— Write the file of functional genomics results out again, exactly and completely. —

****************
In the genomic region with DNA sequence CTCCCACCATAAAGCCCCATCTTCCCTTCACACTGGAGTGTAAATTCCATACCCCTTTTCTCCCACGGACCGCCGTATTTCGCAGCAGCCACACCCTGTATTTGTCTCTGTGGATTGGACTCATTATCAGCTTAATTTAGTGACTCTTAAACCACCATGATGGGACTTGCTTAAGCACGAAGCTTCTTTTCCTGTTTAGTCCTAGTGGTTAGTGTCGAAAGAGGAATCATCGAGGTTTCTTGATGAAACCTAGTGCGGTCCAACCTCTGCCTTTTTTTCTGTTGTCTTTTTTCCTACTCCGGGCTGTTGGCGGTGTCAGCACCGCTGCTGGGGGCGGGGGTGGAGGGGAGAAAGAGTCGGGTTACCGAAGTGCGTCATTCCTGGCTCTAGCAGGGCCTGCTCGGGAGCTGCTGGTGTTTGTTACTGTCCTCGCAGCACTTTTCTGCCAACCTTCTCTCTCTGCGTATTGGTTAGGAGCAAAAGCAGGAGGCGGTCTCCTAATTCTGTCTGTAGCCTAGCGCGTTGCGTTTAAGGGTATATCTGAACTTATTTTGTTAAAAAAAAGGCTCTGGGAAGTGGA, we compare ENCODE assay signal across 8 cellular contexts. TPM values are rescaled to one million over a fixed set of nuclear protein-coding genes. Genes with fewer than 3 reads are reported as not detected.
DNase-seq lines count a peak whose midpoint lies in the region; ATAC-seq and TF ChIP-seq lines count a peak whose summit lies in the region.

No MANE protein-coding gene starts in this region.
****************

In the genomic region with DNA sequence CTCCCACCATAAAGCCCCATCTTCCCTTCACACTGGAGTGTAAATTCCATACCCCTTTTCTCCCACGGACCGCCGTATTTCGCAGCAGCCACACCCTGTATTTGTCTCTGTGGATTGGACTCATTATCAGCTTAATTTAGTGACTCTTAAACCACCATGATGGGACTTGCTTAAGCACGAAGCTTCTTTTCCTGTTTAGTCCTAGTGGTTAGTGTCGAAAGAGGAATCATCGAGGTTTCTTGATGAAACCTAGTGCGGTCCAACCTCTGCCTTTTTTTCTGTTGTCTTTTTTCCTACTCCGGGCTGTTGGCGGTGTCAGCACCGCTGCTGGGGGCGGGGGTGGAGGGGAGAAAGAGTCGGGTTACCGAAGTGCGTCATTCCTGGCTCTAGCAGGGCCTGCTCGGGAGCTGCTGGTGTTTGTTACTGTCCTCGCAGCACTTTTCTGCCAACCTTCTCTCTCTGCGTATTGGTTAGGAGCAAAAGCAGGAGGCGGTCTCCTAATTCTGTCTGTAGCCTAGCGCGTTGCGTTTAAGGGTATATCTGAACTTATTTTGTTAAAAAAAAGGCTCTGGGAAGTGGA, we compare ENCODE assay signal across 8 cellular contexts. TPM values are rescaled to one million over a fixed set of nuclear protein-coding genes. Genes with fewer than 3 reads are reported as not detected.
DNase-seq lines count a peak whose midpoint lies in the region; ATAC-seq and TF ChIP-seq lines count a peak whose summit lies in the region.

No MANE protein-coding gene starts in this region.